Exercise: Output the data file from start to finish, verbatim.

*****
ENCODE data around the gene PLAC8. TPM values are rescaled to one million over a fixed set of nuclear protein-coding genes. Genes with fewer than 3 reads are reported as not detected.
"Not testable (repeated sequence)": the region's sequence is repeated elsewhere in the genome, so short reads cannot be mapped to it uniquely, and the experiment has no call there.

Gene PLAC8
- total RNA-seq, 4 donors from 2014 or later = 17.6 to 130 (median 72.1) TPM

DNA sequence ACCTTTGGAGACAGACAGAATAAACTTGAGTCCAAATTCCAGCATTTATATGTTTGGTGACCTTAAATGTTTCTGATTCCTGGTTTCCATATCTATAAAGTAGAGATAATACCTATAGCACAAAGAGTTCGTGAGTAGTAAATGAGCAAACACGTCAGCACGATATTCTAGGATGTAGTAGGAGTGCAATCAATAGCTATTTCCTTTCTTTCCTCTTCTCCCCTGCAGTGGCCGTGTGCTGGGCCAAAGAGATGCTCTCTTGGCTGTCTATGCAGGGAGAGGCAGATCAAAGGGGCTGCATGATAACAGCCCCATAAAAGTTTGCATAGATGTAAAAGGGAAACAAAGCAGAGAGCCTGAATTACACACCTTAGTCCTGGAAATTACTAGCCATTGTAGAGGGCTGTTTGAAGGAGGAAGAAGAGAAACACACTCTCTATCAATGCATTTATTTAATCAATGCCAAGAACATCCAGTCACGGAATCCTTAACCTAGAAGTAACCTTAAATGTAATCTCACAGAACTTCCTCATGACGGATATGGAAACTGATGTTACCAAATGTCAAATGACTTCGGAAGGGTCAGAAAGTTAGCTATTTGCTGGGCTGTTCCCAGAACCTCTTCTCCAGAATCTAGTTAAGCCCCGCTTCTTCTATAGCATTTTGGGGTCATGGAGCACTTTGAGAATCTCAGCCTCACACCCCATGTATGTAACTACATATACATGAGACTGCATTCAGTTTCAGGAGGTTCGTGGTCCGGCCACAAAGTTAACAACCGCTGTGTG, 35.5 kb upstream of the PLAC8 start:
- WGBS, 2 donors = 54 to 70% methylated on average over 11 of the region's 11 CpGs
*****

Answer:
ENCODE data around the gene PLAC8. TPM values are rescaled to one million over a fixed set of nuclear protein-coding genes. Genes with fewer than 3 reads are reported as not detected.
"Not testable (repeated sequence)": the region's sequence is repeated elsewhere in the genome, so short reads cannot be mapped to it uniquely, and the experiment has no call there.

Gene PLAC8
- total RNA-seq, 4 donors from 2014 or later = 17.6 to 130 (median 72.1) TPM

DNA sequence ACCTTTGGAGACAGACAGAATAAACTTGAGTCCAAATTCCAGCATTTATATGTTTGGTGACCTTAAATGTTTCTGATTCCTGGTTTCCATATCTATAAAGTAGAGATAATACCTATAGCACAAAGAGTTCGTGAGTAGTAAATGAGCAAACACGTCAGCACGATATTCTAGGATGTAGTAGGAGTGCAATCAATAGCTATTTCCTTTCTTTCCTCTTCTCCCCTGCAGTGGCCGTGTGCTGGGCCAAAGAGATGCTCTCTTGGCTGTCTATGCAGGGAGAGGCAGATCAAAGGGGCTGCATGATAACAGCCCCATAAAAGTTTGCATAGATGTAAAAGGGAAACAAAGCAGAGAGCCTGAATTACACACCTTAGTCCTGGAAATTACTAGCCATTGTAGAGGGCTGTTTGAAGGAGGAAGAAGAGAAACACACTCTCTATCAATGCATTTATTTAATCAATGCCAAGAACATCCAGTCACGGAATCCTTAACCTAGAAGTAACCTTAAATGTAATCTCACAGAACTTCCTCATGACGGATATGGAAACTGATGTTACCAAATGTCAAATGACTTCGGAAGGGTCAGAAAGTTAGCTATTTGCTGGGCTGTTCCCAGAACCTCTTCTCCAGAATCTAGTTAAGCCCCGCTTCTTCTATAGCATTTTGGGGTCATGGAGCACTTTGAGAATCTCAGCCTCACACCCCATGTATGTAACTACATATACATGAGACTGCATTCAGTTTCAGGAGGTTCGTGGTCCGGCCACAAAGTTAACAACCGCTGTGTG, 35.5 kb upstream of the PLAC8 start:
- WGBS, 2 donors = 54 to 70% methylated on average over 11 of the region's 11 CpGs